Transparency News 8/8/13


Thursday, August 8, 2013
State and Local Stories


A promotional products company owned by the husband of a Henrico County School Board member has received at least $130,178 in payments from the school district since the 2005-2006 school year, according to financial records obtained by the Richmond Times-Dispatch. TechnoMarketing Inc., owned by Joe Winston, husband of School Board member Diana D. Winston, was paid to provide a wide variety of products, including stickers, sunglasses, T-shirts, lunch bags, mugs, lanyards, pens and highlighters.

Gov. Bob McDonnell has refinanced his private residence and restructured loans on other properties as he repays a businessman and donor who showered him and his family with gifts. Court and government records reveal real estate transactions that could free up cash while McDonnell and his family return gifts and loans totaling more than $150,000 to Jonnie Williams, the CEO of an obscure nutritional supplement maker who is the central figure in a political scandal that began to emerge in April, when the governor initiated the series of property transactions.
Roanoke Times

Some people call them flowers of democracy. Others call them weeds of political pollution.Whatever one thinks of the campaign signs and placards that appear along the roads of Fairfax County, expect to see a lot fewer of them. Last month, county officials launched a new program in which nonviolent inmates at the county jail hit the streets four days a week to remove illegal signs. With apologies to Marshall McLuhan, the message is no longer in the median.
The Gazette

National Stories

A federal judge in New York has rejected a bid to restore access to National Security Council records under the Freedom of Information Act. U.S. District Court Judge Eric Vitaliano, who sits in Brooklyn, said in a ruling dated Tuesday that he saw no reason to depart from a 1996 D.C. Circuit ruling that found files beyond the reach of FOIA on the grounds that the NSC's primary role is to advise the president.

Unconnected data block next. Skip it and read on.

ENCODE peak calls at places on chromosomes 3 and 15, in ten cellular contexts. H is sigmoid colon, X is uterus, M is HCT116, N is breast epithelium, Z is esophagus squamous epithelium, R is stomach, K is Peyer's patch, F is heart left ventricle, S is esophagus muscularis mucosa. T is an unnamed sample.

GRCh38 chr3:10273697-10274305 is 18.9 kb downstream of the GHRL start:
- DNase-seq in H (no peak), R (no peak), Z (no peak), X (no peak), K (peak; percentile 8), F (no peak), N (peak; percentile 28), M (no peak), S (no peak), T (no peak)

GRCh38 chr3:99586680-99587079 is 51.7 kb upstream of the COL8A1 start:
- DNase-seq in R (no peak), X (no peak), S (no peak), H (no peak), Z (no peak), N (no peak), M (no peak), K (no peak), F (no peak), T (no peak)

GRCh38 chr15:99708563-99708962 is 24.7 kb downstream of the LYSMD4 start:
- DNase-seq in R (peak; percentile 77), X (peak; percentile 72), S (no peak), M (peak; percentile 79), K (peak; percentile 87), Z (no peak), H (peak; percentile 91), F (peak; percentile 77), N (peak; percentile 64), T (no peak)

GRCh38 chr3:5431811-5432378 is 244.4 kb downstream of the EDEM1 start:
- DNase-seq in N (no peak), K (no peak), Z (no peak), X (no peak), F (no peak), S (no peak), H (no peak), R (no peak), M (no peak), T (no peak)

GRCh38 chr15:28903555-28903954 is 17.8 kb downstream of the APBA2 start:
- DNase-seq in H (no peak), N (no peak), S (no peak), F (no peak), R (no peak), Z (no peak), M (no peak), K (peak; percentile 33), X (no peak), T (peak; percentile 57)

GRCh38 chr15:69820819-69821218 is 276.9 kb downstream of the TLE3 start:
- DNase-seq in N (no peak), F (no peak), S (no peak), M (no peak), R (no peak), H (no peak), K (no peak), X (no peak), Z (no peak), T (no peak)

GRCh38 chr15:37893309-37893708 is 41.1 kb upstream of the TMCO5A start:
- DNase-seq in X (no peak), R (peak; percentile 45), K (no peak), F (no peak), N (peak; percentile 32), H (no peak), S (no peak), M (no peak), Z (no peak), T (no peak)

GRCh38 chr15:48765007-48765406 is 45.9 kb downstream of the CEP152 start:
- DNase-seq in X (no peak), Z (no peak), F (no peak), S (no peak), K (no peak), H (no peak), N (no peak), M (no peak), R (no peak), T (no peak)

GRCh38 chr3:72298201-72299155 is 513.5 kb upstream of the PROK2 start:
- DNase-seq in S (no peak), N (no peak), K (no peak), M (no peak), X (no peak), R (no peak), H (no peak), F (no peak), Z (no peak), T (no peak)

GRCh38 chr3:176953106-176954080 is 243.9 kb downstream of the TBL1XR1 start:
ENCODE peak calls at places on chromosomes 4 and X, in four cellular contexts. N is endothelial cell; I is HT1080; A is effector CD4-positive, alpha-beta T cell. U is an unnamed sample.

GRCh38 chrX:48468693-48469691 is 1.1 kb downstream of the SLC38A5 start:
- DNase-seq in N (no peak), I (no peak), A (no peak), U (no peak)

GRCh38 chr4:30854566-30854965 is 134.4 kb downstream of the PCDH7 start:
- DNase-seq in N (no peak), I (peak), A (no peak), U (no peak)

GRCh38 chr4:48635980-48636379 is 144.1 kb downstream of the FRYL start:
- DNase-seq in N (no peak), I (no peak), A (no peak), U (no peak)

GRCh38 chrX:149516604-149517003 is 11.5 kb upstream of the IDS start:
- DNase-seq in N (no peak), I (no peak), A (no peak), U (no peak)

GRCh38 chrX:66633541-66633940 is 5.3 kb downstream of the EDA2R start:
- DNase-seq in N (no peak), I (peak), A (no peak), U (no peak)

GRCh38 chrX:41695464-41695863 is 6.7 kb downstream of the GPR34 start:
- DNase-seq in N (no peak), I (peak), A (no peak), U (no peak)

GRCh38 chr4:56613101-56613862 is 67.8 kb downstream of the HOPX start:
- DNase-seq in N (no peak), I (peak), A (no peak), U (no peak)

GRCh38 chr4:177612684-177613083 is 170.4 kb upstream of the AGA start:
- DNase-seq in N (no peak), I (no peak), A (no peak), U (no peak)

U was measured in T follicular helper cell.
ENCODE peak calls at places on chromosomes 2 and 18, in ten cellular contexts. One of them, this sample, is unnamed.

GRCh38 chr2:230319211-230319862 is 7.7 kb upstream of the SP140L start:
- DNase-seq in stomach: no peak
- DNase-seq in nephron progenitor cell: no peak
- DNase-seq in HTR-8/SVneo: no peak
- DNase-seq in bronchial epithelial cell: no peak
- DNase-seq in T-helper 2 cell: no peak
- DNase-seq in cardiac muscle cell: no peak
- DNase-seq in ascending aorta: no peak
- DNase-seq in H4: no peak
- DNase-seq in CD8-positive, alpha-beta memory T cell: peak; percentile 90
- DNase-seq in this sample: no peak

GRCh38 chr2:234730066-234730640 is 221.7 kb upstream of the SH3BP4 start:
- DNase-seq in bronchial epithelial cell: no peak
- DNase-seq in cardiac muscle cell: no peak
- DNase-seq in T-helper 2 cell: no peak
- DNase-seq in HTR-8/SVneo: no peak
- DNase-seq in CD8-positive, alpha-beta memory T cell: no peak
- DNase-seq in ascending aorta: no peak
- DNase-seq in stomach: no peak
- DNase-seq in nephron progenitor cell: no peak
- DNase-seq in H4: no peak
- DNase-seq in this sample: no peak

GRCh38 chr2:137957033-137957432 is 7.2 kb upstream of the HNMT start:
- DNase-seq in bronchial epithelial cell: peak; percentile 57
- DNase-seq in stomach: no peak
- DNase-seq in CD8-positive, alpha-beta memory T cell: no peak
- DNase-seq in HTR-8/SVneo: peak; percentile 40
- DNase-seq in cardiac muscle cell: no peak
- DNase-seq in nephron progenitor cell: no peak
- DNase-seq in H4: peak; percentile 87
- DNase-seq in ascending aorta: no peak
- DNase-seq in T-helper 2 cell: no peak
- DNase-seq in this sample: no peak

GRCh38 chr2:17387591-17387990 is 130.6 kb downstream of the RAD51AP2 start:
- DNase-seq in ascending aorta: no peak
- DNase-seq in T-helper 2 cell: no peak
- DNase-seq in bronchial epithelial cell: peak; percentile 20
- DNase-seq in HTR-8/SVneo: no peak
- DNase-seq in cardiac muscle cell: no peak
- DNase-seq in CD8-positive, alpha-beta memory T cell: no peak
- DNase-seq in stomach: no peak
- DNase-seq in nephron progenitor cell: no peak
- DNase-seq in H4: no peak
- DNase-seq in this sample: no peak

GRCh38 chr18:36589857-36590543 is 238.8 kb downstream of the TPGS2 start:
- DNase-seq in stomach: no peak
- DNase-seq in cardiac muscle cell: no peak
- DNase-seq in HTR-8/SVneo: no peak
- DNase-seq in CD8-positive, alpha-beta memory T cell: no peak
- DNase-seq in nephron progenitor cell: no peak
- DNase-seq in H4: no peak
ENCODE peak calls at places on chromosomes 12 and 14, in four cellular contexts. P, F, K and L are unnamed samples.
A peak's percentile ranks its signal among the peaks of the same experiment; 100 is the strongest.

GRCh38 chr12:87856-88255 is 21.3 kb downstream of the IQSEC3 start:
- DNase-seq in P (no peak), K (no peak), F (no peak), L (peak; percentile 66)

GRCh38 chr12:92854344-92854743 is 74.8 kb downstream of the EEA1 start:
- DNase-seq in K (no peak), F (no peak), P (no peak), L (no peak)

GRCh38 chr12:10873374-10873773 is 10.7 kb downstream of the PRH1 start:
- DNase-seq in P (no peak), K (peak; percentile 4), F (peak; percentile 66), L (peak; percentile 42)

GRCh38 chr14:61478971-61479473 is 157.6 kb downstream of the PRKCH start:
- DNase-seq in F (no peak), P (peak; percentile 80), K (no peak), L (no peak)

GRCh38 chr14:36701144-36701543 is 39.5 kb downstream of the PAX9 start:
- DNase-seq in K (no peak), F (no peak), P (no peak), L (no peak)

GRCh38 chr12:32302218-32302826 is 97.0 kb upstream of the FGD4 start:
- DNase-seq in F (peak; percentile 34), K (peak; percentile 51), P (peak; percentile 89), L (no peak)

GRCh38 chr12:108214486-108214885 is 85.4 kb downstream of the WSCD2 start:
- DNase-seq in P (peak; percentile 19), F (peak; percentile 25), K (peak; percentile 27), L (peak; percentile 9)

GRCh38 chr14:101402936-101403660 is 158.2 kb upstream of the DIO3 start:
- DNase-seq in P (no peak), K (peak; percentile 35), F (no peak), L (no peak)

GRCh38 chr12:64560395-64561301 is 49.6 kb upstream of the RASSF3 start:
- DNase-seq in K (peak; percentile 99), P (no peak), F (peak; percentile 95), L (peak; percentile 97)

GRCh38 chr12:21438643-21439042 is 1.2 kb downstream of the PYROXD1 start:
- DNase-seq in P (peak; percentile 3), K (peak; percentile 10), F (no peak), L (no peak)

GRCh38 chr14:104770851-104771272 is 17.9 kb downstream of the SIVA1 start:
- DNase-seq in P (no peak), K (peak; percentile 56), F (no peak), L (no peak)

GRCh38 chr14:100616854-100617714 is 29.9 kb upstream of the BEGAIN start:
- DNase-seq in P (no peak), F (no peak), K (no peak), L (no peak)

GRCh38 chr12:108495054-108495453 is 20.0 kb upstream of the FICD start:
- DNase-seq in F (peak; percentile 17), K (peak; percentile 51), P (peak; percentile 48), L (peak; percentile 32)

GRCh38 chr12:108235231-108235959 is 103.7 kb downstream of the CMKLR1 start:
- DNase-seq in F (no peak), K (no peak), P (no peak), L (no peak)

Champaign, Ill., City Attorney Fred Stavins said on Tuesday night that the city does not plan to appeal an appellate court's decision that it must turn over text messages to comply with a Freedom of Information Act request The News-Gazette filed in 2011. Stavins said there are "very few documents" to produce, but the city will comply with a ruling that text messages sent and received on a council member's private device during a city council meeting are public records.

A lawyer for James Risen, an author and a reporter for The New York Times, has asked Attorney General Eric H. Holder Jr. to withdraw a subpoena requiring him to testify about a confidential source, in light of the Justice Department’s new guidelines for obtaining information from journalists in investigations. On July 19, a federal appeals court ruled that Mr. Risen must testify in the criminal trial of a former C.I.A. official, Jeffrey Sterling, who is charged with leaking classified information.